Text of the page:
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How Should You Marry To Deal Effectively With Ownership Of Property


How Should You Marry To Deal Effectively With Ownership Of Property

It is so important for everyone considering getting married to understand the effect of the marital regime you have selected at the time of entering into a marriage and the significant impact it will have on how ownership of property is dealt with within the marriage.

Both parties have to understand the different options available and select the one that best suits them - i.e. marriage in or out of community of property.

Marriage in community of property

In South Africa, the default position is that a marriage between two spouses will be entered into in community of property unless the parties have concluded an ante-nuptial contract prior to their marriage. 

All the assets and debt from before the marriage are shared in a joint estate between the spouses; and all assets, debts and liabilities acquired by either spouse after their marriage will be added to the joint estate. 

The Ante-nuptial Contract

The purpose of an ante-nuptial contract is to exclude the community of property relating to profit and loss from the marital regime selected. For this to take effect, the ante-nuptial contract must be executed before a notary before commencement of the intended marriage and must be registered at the Deeds Registry within 3 months of execution.

The result of this ante-nuptial contract is that the spouses are fully independent and there is a complete separation of the estates.

In addition, it is possible to select an ante-nuptial with or without accrual.

Marriage Out Of Community Of Property With Accrual

A spouse's accrual is the growth or accumulation of assets that form part of his or her estate during the marriage. This accrual is calculated as the difference between the net value of the estate at the commencement of the marriage and the net value upon the dissolution of the marriage (either by death or divorce). 

The value of each spouse's estate must be disclosed upon the commencement of the marriage. This should be done in the ante-nuptial contract or in a separate statement concluded and certified by a notary within 6 months of the marriage date. If no value is recorded, then the commencement value will be presumed to be nil.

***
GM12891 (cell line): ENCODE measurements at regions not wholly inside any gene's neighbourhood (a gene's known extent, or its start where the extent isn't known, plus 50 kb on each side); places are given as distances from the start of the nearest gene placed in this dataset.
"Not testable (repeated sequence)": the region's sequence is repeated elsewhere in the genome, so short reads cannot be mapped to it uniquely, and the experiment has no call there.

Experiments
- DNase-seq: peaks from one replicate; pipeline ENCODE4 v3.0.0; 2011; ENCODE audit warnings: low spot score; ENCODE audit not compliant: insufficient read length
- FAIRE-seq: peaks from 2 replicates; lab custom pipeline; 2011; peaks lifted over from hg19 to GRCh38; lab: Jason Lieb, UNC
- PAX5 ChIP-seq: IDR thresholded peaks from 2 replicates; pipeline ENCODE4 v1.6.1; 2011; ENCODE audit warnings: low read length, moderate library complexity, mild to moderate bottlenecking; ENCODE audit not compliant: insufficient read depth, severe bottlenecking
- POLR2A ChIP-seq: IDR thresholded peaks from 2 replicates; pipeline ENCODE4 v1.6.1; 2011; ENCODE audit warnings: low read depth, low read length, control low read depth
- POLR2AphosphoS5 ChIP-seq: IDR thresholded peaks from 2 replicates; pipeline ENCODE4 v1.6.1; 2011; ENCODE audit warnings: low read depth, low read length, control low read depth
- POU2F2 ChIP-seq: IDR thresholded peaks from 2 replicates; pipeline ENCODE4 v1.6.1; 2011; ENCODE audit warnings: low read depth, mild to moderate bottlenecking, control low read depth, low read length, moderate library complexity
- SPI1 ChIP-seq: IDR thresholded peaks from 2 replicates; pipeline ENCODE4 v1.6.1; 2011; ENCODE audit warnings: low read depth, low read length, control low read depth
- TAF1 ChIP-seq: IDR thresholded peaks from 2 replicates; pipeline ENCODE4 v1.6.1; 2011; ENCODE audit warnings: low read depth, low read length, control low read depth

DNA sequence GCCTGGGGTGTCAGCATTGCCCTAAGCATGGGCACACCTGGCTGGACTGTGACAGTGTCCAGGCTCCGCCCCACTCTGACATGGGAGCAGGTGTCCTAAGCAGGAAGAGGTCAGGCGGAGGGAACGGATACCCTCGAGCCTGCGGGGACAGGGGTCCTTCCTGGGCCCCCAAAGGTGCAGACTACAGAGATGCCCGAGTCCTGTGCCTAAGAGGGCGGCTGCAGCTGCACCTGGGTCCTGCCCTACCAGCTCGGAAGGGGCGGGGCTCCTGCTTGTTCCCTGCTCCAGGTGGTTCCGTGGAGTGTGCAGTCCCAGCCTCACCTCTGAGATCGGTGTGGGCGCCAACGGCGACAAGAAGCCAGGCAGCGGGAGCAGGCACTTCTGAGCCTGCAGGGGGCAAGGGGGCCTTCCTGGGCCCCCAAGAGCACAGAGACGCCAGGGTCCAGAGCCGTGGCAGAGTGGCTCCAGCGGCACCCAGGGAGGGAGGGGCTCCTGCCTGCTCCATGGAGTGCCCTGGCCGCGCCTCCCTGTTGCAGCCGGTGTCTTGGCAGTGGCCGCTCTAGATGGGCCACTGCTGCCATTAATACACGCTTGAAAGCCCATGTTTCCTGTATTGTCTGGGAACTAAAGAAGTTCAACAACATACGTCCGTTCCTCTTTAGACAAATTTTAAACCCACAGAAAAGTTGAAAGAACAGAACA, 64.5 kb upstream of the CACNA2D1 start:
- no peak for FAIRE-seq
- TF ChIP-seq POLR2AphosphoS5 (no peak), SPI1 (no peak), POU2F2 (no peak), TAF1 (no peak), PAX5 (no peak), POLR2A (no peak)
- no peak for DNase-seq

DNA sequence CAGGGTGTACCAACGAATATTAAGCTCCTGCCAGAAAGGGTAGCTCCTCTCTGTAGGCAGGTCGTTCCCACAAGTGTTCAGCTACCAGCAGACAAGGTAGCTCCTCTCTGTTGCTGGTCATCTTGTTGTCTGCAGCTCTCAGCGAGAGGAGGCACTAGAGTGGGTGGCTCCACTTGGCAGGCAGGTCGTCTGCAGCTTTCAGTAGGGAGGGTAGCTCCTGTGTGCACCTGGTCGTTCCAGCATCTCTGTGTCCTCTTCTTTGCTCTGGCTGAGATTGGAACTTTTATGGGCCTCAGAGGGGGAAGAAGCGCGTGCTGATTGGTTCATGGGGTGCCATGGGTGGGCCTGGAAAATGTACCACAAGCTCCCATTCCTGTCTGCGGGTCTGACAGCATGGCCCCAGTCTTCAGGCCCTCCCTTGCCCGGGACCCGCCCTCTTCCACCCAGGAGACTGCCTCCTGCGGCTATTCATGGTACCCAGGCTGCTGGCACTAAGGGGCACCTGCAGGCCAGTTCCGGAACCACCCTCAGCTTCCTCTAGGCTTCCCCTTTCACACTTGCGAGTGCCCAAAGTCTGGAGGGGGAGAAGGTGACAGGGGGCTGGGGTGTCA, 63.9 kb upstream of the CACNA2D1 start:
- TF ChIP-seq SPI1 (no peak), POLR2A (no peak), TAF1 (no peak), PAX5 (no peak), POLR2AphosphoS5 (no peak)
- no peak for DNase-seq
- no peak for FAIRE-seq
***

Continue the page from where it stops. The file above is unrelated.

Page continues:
On dissolution of the marriage each spouse's estate will be valued in order to calculate the accrual of each estate and the commencement values will be adjusted to make provision for inflation. 

The spouse whose estate shows a smaller increase will be entitled to receive a portion of the other spouse's estate, calculated according to the percentage agreed in the ante-nuptial contract (if this is not stipulated, the default of a 50/50 split will take effect).

The following assets will, however, be excluded from the calculation of accrual:

  • Damages received for non-patrimonial loss (such as damages awarded for pain and suffering, emotional shock, disfigurement, loss of amenities of life and shortened life expectancy)
  • Inheritances, legacies and donations received from third parties (unless the parties agree otherwise in the contract)
  • Assets excluded from the accrual in the ante-nuptial contract
  • Donations between the spouses (the parties can, however, agree that donations between them are taken into account when calculating the accrual of the estate of the donor)

The parties can agree that the accrual system shall not operate on termination of the marriage if either spouse is insolvent.

Selecting the right marital regime for you is important and should you be unsure of the details, it's advisable to consult with a legal professional before making a decision.

Author Snymans Inc Attorneys
Published 11 Apr 2019 / Views -
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